#CardCorner: 1977 Topps Tommy Helms
Hall of Fame staffers are also baseball fans and love to share their stories. Here is a fan's perspective from Cooperstown.
If I had to vote for the most bizarre-looking card in the history of baseball cards, I would be tempted to vote for this one.
Some would prefer to use the words “ugliest card,” but I’d like to be bit more genteel and polite in my observation. Besides, there are cards that probably rank as uglier; at the very least, the 1977 Tommy Helms card has a degree of brilliant gaudiness that makes you look twice, or even three times at it. It’s just so shocking that you feel like you can’t look away, as if what you’re seeing is just not quite possible.
In the past, we’ve noted about examples of airbrushing gone mad on cards. Well, this is airbrushing in a rubber room. In attempting to airbrush Kelly Green (the shade of green preferred by owner/general manager Charlie Finley) onto Helms’ Oakland A’s helmet, the artist at Topps has produced a strange lime green that seems to be specked with yellow highlights. It has almost a kindergarten feel to it. Beyond that, the bill of the helmet is a bright yellow, while the shade of Helms’ jersey is an even brighter yellow, almost to the point of fluorescence.
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It’s as if someone plugged Helms’ jersey into a socket and watched it light up like one of Michael Keaton’s outfits in Beetlejuice.
As outrageous as the airbrushing is, the audaciousness of the card is augmented by Helms’ appearance. With his bright red hair, which appears to be permed (at least where it is not covered by the helmet), and with his heavy sideburns, Helms has a look that screams of the 1970s. (When Helms first came up, his hair was as straight as an arrow, but like many players in the mid-1970s, he experimented with a perm.) It was a time for curly hair, Afros, sideburns, mutton chops and pretty much every other form of facial hair. All that Helms is missing is a mustache and a beard, which would have completed the picture of mid-1970s counter-culture brilliance.
There is more intrigue to this card, too. We see Helms, fresh off a wintertime trade from the Houston Astros, sporting the airbrushed green and gold of the A’s, but he never actually wore the Oakland uniform. Well, at least he never wore the uniform in a regular season game. Helms spent the first half of Spring Training in 1977 with the A’s, but then came the major development of March 15. On that day, the A’s announced a blockbuster deal with the Pittsburgh Pirates, sending Helms, Phil Garner and minor league righty Chris Batton to the Steel City for a gigantic package that included Mitchell Page, Tony Armas, Doc Medich, Rick Langford and Dave Giusti.
So from the time that Helms’ 1977 card hit the shelves, it became obsolete almost immediately. Never playing in a real game for the A’s, Helms would last only slightly longer – 15 hitless games – with the Pirates before he was sent packing again. As a result of the constant motion, he would not appear on a 1978 Topps card wearing the Pirates uniform. Instead, his ’78 Topps card would show him as a member of the Boston Red Sox, the other team that he played for during that wild, fragmented season of 1977.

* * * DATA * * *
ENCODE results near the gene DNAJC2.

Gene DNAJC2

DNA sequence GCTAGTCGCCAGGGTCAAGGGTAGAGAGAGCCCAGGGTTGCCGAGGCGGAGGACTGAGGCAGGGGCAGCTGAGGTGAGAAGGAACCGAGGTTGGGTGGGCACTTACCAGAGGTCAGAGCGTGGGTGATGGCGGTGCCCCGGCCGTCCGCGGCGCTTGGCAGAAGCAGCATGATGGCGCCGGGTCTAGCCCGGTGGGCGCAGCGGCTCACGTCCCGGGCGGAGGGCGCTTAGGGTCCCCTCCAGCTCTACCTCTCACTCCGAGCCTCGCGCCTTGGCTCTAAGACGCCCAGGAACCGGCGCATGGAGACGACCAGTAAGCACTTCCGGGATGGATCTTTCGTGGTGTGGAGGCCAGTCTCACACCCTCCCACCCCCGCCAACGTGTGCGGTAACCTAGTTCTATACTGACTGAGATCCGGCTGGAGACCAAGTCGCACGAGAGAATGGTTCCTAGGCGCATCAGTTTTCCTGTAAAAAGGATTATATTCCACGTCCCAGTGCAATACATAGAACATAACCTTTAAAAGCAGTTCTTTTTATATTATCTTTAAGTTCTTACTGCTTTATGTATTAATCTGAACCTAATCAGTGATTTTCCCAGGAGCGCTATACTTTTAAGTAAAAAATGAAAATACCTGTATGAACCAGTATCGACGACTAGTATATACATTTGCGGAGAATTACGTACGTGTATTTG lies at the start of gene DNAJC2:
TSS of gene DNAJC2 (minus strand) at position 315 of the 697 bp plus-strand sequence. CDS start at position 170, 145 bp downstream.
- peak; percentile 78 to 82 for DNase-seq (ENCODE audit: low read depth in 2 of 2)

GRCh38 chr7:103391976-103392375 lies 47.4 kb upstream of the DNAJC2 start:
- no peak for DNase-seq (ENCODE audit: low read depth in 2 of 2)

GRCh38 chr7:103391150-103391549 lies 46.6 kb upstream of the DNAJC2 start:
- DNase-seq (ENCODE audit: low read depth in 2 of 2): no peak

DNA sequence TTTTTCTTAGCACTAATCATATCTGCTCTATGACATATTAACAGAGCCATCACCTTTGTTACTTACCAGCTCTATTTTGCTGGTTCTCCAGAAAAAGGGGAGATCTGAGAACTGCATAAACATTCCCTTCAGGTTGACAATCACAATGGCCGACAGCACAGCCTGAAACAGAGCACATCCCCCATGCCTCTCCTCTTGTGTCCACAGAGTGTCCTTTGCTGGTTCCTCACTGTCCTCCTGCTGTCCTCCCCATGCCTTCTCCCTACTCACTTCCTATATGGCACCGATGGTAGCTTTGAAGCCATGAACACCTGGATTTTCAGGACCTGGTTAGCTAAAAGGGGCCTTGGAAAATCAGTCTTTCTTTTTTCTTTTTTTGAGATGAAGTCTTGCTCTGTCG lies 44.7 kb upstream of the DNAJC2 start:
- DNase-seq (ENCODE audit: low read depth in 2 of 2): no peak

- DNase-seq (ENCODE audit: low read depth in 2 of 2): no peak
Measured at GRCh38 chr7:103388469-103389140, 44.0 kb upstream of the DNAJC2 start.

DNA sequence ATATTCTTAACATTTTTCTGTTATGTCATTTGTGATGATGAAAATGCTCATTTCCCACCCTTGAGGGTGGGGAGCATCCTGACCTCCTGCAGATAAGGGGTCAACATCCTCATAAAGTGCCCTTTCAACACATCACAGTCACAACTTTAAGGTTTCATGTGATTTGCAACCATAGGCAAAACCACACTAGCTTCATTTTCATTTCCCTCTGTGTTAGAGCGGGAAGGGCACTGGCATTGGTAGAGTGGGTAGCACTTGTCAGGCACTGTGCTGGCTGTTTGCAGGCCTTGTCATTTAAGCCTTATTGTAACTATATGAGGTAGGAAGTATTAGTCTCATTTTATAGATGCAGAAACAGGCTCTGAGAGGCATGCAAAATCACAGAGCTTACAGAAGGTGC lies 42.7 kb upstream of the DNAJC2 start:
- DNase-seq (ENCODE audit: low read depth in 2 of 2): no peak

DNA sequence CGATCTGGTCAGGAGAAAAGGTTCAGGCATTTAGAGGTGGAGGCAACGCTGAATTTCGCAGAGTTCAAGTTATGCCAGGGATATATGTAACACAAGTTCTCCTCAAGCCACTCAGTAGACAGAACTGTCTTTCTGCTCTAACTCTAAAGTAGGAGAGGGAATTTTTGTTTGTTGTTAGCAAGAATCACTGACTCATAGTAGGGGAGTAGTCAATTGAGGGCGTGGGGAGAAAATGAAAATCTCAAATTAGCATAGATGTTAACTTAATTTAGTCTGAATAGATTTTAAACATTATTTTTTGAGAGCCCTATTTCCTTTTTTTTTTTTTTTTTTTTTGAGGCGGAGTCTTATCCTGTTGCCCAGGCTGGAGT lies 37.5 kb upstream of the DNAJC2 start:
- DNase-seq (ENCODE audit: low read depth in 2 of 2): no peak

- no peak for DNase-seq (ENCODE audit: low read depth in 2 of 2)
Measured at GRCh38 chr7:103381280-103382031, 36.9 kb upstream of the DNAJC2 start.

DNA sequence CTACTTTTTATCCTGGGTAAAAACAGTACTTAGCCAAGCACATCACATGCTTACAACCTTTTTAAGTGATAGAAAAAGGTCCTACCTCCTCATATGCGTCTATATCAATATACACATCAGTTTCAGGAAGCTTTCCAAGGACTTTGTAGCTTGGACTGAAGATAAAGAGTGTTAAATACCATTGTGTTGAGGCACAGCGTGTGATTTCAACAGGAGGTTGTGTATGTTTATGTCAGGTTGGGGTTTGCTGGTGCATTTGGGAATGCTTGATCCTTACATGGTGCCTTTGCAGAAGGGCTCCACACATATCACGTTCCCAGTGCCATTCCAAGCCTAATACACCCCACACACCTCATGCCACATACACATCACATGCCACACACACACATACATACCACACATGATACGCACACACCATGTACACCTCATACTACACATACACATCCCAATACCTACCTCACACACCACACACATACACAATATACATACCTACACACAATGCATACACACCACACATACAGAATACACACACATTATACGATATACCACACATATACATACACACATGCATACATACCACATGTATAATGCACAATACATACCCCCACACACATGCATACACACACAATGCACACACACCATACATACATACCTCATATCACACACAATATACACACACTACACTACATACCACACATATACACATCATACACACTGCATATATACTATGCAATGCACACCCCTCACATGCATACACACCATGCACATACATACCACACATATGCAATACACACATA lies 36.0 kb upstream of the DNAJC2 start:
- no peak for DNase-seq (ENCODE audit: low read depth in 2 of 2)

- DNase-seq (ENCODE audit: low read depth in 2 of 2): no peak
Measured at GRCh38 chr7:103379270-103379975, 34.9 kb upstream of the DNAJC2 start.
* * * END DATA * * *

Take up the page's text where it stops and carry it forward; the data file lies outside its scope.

Tommy Helms has become somewhat of an obscure player over time, but at one point, he was a household name. A touted shortstop prospect with the Cincinnati Reds, he earned a cup of coffee with the club in 1964 and then batted .384 over a 21-game stint in 1965. Unfortunately, he was blocked by incumbent shortstop Leo Cardenas, a skilled defender and capable power hitter. In 1966, the Reds initially shifted Helms to second base, but ultimately placed him at third base. Playing the entire season for Cincinnati, he performed well enough to earn National League Rookie of the Year honors.
Though Helms hit only nine home runs, he batted a solid .284, rarely struck out, and gave the Reds dependable defense at third base.
As well as Helms played in 1966, he did not have the ideal profile for a third baseman, where his lack of extra-base power stood out. So in 1967, the Reds shifted him to second base, a position that he was more than capable of handling. Helms’ batting average dropped to .274, but his defensive play was so good that he earned selection to the National League All-Star team.
Over the next four seasons, Helms remained a solid contributor for the Reds, a gritty, hard-nosed player who always remained alert in the field and on the basepaths. He picked up another All-Star Game selection in 1968 and played well in the Midsummer Classic, collecting a double and a walk, and executing several standout plays in the field. That performance earned him praise from his Reds manager, Dave Bristol.
“I couldn’t have been prouder of Tommy if he were my own son,” Bristol told Si Burick of the Dayton Daily News. “He has really worked hard to make himself a star in the field. He’s that rare infielder who bats .300… He has a better concept of second base play than most people think.”
Along those lines, Helms would earn Gold Glove Awards in 1970 and ’71. Though he was not a great hitter, Helms’ ability to make contact and handle the demands of second base made him a valuable player, one who contributed to the Reds winning the pennant in 1970.